Beyond the Blurb: On Critics and Criticism. Published by Cow Eye Press

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Dan Wickett

"will ever really be an interest shared by more than a small, if ardent, minority. And, if not, whether this would be such a bad thing."

Interesting question Dan. I for one, don't have a problem with it not growing. My reasoning for such could not be less literary, but I use hockey as an example.

Hockey has always been considered one of the big four sports due to having a major league. It has always been a distant fourth to the other three, even when basketball was not thriving. Those of us that truly loved hockey though, considered it the best of the sports. The fast paced action, and combination of finesse and brutish actions, was the perfect mix.

When hockey decided it needed to attract a larger audience, and specifically, an audience to attract a national television contract, they began tweaking the rules of the game. They made goal scoring easier. They removed many of the aspects of the game that led to fighting (because in America, violence doesn't sell???) from the game. It became a shell of what it once was.

If publishers began smoothing out those "difficult" books in order to garner larger audiences, I believe the same thing would happen to this form of recreation that I sat through watching happen to hockey.

Would I like to see those who write what I enjoy get paid an amount that would allow them to do nothing but write, and not have to teach, or make cabinets, or whatever it is they do to get food on their tables? Of course. But I don't really want to see their writing suffer to get to that lifestyle. Selfish? I suppose. I'm sure none of those writing 'literary' works went into it expecting a gold lined road though.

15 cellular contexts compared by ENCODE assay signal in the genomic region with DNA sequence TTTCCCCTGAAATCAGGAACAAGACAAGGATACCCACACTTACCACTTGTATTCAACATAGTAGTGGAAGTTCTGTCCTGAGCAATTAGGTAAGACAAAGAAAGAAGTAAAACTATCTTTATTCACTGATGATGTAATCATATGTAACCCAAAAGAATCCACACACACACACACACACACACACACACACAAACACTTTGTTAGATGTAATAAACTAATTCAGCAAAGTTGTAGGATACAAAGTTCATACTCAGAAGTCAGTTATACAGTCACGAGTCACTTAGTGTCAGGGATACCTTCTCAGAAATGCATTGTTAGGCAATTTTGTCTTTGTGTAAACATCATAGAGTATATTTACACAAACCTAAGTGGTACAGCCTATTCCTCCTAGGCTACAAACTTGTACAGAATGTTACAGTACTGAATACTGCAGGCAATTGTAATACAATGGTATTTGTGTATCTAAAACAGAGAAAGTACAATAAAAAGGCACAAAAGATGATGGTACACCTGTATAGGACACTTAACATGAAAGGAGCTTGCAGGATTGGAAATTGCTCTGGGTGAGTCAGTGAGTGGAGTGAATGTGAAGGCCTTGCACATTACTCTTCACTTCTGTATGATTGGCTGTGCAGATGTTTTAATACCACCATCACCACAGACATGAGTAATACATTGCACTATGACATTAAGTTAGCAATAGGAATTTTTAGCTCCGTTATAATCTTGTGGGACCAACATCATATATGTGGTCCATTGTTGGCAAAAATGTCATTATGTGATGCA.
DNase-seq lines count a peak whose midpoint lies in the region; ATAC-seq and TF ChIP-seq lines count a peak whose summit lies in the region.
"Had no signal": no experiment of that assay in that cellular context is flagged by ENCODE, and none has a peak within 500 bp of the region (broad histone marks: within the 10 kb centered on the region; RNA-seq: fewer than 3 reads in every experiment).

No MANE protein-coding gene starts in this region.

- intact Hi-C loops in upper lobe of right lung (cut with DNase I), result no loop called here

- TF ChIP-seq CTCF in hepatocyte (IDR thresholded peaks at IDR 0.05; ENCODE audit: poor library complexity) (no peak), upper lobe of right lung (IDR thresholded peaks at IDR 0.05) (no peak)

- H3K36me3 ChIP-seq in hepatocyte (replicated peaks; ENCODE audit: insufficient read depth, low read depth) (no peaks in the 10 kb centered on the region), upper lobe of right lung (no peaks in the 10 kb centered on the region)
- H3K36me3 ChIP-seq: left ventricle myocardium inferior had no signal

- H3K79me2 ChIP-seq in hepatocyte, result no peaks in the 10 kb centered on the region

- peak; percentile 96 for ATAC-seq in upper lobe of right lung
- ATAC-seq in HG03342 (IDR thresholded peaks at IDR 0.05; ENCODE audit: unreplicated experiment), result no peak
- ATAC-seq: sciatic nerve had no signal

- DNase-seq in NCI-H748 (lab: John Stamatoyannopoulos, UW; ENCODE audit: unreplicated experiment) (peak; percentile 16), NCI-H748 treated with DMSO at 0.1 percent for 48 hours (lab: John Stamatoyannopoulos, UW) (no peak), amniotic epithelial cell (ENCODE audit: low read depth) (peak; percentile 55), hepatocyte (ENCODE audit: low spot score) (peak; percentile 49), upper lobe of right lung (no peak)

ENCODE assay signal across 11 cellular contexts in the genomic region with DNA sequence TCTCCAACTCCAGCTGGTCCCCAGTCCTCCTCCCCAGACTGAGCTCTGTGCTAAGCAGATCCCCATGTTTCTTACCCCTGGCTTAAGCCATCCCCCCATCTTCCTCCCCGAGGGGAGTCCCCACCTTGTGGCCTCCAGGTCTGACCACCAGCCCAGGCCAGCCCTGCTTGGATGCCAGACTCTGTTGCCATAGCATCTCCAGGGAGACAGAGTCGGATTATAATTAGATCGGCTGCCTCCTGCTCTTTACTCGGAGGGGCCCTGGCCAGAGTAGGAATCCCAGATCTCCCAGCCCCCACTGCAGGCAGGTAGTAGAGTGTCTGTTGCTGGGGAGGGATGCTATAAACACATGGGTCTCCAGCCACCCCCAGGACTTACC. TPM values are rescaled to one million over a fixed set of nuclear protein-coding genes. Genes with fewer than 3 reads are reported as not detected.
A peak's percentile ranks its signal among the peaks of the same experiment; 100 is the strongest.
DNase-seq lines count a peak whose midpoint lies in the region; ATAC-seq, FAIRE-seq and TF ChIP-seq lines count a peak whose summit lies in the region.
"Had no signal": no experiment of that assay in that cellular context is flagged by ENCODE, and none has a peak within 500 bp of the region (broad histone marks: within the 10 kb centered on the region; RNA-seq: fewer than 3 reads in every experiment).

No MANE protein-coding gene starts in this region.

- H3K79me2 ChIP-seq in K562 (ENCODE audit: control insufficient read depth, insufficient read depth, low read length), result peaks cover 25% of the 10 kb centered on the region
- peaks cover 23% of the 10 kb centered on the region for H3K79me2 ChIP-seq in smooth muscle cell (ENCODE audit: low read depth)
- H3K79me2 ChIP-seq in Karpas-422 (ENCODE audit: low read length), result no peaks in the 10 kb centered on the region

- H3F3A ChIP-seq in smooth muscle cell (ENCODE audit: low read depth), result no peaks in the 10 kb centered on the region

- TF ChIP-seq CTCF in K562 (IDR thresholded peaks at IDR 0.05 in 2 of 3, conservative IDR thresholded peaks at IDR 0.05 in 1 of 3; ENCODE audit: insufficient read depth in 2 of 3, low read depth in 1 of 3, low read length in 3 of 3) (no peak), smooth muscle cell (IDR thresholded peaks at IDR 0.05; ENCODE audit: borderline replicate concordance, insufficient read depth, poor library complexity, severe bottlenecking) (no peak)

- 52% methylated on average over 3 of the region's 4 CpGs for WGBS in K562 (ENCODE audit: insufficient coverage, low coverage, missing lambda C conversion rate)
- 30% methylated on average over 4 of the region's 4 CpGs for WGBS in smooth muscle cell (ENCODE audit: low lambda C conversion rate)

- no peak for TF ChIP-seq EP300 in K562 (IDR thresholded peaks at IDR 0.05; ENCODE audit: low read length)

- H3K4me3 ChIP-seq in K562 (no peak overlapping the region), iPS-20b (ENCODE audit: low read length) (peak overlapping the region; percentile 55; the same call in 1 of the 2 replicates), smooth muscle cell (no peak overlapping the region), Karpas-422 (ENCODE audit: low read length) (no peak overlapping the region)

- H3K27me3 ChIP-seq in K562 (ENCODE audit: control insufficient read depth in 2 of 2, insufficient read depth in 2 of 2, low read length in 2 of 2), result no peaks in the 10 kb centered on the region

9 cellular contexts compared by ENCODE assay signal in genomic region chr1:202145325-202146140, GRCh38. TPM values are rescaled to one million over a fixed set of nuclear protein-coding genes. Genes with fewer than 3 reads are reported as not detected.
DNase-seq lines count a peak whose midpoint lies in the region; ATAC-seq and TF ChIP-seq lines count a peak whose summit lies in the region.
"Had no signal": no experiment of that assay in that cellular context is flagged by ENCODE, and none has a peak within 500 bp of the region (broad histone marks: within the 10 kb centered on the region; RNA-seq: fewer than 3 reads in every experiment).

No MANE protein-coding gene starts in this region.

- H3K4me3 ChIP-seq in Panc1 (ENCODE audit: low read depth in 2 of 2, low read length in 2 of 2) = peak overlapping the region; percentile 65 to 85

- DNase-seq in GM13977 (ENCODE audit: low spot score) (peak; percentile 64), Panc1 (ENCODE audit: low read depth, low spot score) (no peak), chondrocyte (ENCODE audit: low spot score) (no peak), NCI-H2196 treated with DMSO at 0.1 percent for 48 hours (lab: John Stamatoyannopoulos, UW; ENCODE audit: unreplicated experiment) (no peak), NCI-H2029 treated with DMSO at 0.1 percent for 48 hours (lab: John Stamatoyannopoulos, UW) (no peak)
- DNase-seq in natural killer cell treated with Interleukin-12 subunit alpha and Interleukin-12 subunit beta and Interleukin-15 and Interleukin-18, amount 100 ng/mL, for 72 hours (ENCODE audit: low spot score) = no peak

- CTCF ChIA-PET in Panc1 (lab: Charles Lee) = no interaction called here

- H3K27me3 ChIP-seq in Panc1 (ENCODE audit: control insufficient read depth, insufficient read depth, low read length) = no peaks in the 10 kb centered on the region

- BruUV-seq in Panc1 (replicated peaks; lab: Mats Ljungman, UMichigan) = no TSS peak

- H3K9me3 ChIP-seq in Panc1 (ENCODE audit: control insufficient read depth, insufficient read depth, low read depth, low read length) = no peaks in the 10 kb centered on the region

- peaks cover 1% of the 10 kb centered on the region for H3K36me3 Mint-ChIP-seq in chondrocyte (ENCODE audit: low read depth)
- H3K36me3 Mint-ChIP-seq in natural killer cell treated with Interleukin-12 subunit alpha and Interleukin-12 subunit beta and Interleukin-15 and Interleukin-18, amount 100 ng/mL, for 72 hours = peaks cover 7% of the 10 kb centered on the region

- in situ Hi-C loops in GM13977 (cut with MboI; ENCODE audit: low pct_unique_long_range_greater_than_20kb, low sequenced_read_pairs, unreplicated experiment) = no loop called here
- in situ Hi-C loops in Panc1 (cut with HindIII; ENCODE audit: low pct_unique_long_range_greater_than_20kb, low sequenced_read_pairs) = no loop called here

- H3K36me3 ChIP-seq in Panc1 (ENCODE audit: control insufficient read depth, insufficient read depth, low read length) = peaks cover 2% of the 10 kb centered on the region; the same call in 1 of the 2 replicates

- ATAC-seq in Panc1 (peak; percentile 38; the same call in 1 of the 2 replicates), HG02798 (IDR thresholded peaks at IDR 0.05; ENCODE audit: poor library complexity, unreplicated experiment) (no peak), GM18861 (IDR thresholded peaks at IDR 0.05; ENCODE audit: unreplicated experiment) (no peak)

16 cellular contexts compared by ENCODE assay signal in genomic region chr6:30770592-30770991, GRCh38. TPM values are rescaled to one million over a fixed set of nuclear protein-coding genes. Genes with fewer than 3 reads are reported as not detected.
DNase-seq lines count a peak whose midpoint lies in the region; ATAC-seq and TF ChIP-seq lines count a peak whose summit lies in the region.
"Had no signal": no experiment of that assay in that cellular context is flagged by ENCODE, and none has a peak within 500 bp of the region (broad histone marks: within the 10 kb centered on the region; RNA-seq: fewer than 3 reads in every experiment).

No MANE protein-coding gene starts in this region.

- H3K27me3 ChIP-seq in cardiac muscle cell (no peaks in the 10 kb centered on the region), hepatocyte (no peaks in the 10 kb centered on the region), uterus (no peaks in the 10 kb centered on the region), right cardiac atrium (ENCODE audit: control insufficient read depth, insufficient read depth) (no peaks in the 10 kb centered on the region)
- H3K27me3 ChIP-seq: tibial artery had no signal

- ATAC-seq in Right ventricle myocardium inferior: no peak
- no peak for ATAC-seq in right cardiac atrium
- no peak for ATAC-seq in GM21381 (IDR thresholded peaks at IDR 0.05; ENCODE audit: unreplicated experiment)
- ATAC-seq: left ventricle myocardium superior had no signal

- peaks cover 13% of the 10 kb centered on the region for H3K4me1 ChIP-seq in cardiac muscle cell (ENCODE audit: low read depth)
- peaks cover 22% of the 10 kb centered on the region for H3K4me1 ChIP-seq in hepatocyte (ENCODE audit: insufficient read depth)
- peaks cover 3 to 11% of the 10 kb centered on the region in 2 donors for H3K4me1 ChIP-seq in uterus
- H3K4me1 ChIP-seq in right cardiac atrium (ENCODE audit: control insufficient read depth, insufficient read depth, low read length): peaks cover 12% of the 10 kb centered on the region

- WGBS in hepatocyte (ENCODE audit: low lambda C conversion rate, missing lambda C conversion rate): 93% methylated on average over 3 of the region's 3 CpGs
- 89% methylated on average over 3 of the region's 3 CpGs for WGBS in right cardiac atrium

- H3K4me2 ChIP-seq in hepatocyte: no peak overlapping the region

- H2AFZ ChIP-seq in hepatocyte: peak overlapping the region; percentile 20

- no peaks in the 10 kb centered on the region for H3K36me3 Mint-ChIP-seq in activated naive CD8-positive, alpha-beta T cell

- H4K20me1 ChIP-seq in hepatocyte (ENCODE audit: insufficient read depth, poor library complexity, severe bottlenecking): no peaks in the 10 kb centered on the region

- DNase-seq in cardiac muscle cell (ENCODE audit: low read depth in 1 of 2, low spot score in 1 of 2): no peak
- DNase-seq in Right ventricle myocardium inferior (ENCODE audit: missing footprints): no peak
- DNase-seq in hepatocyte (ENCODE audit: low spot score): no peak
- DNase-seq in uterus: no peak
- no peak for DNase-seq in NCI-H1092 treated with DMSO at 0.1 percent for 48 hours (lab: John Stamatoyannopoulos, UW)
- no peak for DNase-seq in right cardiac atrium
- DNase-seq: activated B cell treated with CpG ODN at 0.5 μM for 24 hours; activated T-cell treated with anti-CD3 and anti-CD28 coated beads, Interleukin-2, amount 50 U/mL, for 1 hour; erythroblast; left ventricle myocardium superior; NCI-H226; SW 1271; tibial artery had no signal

As always, thanks for provoking some smoke to come from my ears while the gears took time to grind.



Dan, I'm sure you've checked it out already but your readers might want to visit In Writing (, where Stephen Mitchellmore has been writing rather eloquently about why he likes who he likes ...

Robert Nagle

A cultural reference can stay alive despite the fact that people aren't familiar with its origin. Take mythology. They are usually simplified retellings of an expertly-told tale. This morning, someone asked me to list the 5 most important novels of all time, and I was tempted to include Edith Hamilton's Greek Mythology because it retells a lot of great stories from the stories (and inspires people to locate the originals--Next year I plan to read a lot of Ovid and Greek dramatists). Parody/retelling is one sign that stories are staying alive. Comic book versions of classics do wonders for keeping alive interest, and Quentin Tarrentino once said that he knew his films had attained classic status where they were being parodied in porn films.

By taking this approach, we risk demeaning the close textual analysis that justifies the existence of English departments. We also raise the question about whether Shakespeare or Odysseus can properly claim credit for creating stories, or whether these stories emerged from the collective unconscious or from Jungian archetypes.

Obviously, Walden is a little different because it's nonfiction and is more observational and less concerned with storytelling. (Disclosure: I haven't read it either). Perhaps one of the reasons why Walden is been iconified is that society is changed; it's harder to retreat into nature (what with the Walmarts and Blockbusters), and the very reason we might search for Walden is to return to a time when we could escape from urban sprawl and the latest time-waster, the Internet.

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